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|Device Driver Tutorial Oracle Solaris 11.1 Information Library|
This Device Driver Tutorial is a hands-on guide that shows you how to develop a simple device driver for the Oracle Solaris Operating System (Oracle Solaris OS). Device Driver Tutorial also explains how device drivers work in the Oracle Solaris OS. This book is a companion to Writing Device Drivers. Writing Device Drivers is a thorough reference document that discusses many types of devices and drivers. Device Driver Tutorial examines complete drivers but does not provide a comprehensive treatment of all driver types. Device Driver Tutorial often points to Writing Device Drivers and other books for further information.
Note - This Oracle Solaris release supports systems that use the SPARC and x86 families of processor architectures. The supported systems appear in the Oracle Solaris OS: Hardware Compatibility Lists. This document cites any implementation differences between the platform types.
In this document, these x86 related terms mean the following:
x86 refers to the larger family of 64-bit and 32-bit x86 compatible products.
x64 relates specifically to 64-bit x86 compatible CPUs.
"32-bit x86" points out specific 32-bit information about x86 based systems.
For supported systems, see the Oracle Solaris OS: Hardware Compatibility Lists.
You should read this tutorial if you need to develop, install, and configure device drivers for the Oracle Solaris OS. You also should read this book if you need to maintain existing drivers or add new functionality to existing Oracle Solaris OS drivers. Information about the kernel provided in this book also will help you troubleshoot any problems you might encounter installing or configuring Oracle Solaris systems.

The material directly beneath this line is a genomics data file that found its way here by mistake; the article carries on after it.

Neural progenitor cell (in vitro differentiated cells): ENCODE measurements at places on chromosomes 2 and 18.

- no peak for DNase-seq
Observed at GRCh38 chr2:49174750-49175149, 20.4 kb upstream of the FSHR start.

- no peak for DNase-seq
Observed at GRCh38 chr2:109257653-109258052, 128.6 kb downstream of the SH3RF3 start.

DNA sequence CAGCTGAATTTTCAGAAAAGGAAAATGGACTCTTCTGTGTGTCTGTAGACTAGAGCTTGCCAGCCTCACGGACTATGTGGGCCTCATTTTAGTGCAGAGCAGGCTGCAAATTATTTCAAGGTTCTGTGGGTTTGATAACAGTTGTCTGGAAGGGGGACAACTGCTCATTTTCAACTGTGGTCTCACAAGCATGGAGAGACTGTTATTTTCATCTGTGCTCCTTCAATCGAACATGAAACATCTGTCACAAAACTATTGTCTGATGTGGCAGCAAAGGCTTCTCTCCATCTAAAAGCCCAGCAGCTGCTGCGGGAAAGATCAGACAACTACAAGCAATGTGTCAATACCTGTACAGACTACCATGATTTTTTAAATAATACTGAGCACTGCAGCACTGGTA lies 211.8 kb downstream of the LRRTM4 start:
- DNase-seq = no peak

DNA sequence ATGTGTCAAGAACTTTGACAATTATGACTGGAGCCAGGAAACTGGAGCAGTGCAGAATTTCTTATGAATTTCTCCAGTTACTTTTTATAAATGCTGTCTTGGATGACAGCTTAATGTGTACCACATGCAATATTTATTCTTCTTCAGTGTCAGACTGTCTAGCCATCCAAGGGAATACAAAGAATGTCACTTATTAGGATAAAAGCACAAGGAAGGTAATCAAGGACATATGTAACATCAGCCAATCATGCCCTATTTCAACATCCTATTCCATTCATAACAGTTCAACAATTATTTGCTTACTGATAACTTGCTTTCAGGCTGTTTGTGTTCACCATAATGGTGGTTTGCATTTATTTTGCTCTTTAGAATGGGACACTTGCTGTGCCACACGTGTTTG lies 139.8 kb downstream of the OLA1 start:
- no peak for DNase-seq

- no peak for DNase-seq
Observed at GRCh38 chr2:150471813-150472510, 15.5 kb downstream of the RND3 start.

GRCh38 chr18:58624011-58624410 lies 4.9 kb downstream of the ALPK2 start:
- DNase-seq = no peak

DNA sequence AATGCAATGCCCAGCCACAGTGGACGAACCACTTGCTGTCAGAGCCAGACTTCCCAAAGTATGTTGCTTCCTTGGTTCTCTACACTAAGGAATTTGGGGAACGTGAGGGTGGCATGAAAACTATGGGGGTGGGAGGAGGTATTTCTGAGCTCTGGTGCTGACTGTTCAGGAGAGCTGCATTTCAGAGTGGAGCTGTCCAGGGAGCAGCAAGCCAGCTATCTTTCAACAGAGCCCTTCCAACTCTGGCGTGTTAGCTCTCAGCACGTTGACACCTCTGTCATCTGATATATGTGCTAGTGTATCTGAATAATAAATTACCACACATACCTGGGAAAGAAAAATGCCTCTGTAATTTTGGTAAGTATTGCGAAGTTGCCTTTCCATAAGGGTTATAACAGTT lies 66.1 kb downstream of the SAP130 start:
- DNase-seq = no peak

To write device drivers for the Oracle Solaris OS, you should have the following background:
Be a confident C programmer
Have experience with data structures, especially with linked lists
Understand bit operations
Understand indirect function calls
Understand multithreading (see the Multithreaded Programming Guide)
Be familiar with a UNIX shell
Understand the basics of UNIX system and I/O architecture
The most important information you need to have to write a device driver are the characteristics of the device. Get a detailed specification for the device you want to drive.
Experience with Oracle Solaris OS compilers, debuggers, and other tools will be very helpful to you. You also need to understand where the file system fits with the kernel and the application layer. These topics are discussed in this tutorial.
This book is organized into the following chapters:
Chapter 1, Introduction to Device Drivers provides an overview of the Oracle Solaris Operating System and kernel. This chapter also discusses the driver development environment and tools.
Chapter 2, Template Driver Example shows a simple template driver. This chapter shows in detail the steps to develop, build, install, load, and test this simple driver.
Chapter 3, Reading and Writing Data in Kernel Memory describes how to develop a driver that reads data from and writes data to kernel memory.
Chapter 4, Tips for Developing Device Drivers discusses some common errors in driver development and how to avoid them or handle them. This chapter also introduces driver analysis and debugging tools.
For detailed reference information about the device driver interfaces, see the section 9 man pages. Section 9E, Intro(9E), describes DDI/DKI (Device Driver Interface, Driver-Kernel Interface) driver entry points. Section 9F, Intro(9F), describes DDI/DKI kernel functions. Sections 9P and 9S, Intro(9S), describe DDI/DKI properties and data structures.
For information on other driver-related tools and issues, see these books from Oracle Corporation:
Oracle customers have access to electronic support through My Oracle Support. For information, visit http://www.oracle.com/pls/topic/lookup?ctx=acc&id=info or visit http://www.oracle.com/pls/topic/lookup?ctx=acc&id=trs if you are hearing impaired.
The following table describes the typographic conventions that are used in this book.
Table P-1 Typographic Conventions
The following table shows UNIX system prompts and superuser prompts for shells that are included in the Oracle Solaris OS. In command examples, the shell prompt indicates whether the command should be executed by a regular user or a user with privileges.
Table P-2 Shell Prompts